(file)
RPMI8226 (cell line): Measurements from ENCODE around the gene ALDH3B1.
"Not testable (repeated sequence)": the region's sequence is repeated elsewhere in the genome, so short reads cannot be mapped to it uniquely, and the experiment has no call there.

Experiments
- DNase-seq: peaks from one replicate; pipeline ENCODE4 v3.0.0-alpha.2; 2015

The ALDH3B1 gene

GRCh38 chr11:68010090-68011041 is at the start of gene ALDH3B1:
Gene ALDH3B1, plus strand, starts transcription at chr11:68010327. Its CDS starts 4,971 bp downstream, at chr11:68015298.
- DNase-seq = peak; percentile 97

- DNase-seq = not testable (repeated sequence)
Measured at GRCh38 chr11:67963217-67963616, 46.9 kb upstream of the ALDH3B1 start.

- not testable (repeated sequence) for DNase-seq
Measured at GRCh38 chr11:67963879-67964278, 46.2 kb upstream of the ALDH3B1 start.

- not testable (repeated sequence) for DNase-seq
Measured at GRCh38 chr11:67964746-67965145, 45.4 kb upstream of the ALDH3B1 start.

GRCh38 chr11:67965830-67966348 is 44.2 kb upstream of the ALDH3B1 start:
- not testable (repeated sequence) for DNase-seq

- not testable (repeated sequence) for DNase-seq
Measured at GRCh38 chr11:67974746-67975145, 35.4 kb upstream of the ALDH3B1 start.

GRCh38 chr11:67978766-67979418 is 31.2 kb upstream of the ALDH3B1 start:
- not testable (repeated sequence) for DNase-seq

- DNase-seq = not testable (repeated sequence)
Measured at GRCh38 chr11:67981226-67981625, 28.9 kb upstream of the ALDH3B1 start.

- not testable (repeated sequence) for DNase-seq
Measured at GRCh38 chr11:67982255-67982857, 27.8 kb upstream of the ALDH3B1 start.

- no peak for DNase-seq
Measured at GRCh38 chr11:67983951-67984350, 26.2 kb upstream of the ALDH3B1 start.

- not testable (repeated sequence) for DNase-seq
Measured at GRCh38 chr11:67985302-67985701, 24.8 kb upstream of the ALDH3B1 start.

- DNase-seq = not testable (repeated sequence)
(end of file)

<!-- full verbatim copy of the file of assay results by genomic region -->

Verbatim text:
RPMI8226 (cell line): Measurements from ENCODE around the gene ALDH3B1.
"Not testable (repeated sequence)": the region's sequence is repeated elsewhere in the genome, so short reads cannot be mapped to it uniquely, and the experiment has no call there.

Experiments
- DNase-seq: peaks from one replicate; pipeline ENCODE4 v3.0.0-alpha.2; 2015

The ALDH3B1 gene

GRCh38 chr11:68010090-68011041 is at the start of gene ALDH3B1:
Gene ALDH3B1, plus strand, starts transcription at chr11:68010327. Its CDS starts 4,971 bp downstream, at chr11:68015298.
- DNase-seq = peak; percentile 97

- DNase-seq = not testable (repeated sequence)
Measured at GRCh38 chr11:67963217-67963616, 46.9 kb upstream of the ALDH3B1 start.

- not testable (repeated sequence) for DNase-seq
Measured at GRCh38 chr11:67963879-67964278, 46.2 kb upstream of the ALDH3B1 start.

- not testable (repeated sequence) for DNase-seq
Measured at GRCh38 chr11:67964746-67965145, 45.4 kb upstream of the ALDH3B1 start.

GRCh38 chr11:67965830-67966348 is 44.2 kb upstream of the ALDH3B1 start:
- not testable (repeated sequence) for DNase-seq

- not testable (repeated sequence) for DNase-seq
Measured at GRCh38 chr11:67974746-67975145, 35.4 kb upstream of the ALDH3B1 start.

GRCh38 chr11:67978766-67979418 is 31.2 kb upstream of the ALDH3B1 start:
- not testable (repeated sequence) for DNase-seq

- DNase-seq = not testable (repeated sequence)
Measured at GRCh38 chr11:67981226-67981625, 28.9 kb upstream of the ALDH3B1 start.

- not testable (repeated sequence) for DNase-seq
Measured at GRCh38 chr11:67982255-67982857, 27.8 kb upstream of the ALDH3B1 start.

- no peak for DNase-seq
Measured at GRCh38 chr11:67983951-67984350, 26.2 kb upstream of the ALDH3B1 start.

- not testable (repeated sequence) for DNase-seq
Measured at GRCh38 chr11:67985302-67985701, 24.8 kb upstream of the ALDH3B1 start.

- DNase-seq = not testable (repeated sequence)